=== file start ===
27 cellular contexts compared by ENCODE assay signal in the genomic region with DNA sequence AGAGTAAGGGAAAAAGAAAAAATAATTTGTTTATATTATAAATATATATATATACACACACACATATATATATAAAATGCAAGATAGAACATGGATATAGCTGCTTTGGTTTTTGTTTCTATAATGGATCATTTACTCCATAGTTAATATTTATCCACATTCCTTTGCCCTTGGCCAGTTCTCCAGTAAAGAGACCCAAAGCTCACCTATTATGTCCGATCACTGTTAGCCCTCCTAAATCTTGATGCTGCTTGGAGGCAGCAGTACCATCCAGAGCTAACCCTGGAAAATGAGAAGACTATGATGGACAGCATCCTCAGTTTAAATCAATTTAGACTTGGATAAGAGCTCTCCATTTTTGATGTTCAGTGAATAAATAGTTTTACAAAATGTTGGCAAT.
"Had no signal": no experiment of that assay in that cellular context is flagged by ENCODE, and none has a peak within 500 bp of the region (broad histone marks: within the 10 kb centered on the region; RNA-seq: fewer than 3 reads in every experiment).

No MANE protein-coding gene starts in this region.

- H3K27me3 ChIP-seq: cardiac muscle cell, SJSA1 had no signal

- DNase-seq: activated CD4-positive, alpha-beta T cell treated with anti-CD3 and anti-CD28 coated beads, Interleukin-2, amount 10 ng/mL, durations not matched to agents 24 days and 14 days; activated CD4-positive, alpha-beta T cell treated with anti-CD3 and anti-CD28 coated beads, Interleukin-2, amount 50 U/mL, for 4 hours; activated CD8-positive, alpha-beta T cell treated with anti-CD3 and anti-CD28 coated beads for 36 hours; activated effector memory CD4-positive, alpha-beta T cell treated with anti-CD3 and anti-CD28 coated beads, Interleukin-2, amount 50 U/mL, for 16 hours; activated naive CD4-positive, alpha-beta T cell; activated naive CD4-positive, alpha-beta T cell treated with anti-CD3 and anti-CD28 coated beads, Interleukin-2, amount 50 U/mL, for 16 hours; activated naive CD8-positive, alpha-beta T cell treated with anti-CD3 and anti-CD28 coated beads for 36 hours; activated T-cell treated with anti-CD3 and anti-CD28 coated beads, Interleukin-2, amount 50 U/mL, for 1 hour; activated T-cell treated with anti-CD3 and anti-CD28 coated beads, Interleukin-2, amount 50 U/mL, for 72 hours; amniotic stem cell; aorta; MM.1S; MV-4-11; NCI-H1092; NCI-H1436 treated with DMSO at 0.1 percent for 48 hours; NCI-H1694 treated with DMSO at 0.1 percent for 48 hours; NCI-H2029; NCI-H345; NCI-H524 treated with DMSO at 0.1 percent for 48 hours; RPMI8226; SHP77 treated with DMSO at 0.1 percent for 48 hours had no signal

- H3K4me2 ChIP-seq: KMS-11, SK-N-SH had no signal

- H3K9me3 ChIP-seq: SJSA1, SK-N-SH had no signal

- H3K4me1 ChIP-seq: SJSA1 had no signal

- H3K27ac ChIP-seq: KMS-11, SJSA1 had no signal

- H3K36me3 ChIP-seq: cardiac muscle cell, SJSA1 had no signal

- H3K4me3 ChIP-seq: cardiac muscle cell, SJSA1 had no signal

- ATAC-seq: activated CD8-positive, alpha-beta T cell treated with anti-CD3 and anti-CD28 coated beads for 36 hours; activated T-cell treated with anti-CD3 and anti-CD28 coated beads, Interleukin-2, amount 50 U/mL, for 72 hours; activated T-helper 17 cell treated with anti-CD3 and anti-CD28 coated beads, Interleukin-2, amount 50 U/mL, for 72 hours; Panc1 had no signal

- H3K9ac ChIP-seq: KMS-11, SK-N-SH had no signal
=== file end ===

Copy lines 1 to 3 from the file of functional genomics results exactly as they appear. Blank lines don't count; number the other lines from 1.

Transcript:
27 cellular contexts compared by ENCODE assay signal in the genomic region with DNA sequence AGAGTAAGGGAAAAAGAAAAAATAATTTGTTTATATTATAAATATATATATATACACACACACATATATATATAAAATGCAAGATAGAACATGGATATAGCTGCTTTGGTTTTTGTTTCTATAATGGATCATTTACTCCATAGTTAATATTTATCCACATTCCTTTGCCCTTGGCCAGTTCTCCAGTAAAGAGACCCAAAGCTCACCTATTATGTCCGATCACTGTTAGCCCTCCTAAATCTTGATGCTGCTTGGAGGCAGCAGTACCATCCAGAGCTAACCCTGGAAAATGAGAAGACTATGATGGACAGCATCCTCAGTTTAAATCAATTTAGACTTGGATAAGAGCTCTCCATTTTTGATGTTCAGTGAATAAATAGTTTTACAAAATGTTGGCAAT.
"Had no signal": no experiment of that assay in that cellular context is flagged by ENCODE, and none has a peak within 500 bp of the region (broad histone marks: within the 10 kb centered on the region; RNA-seq: fewer than 3 reads in every experiment).

No MANE protein-coding gene starts in this region.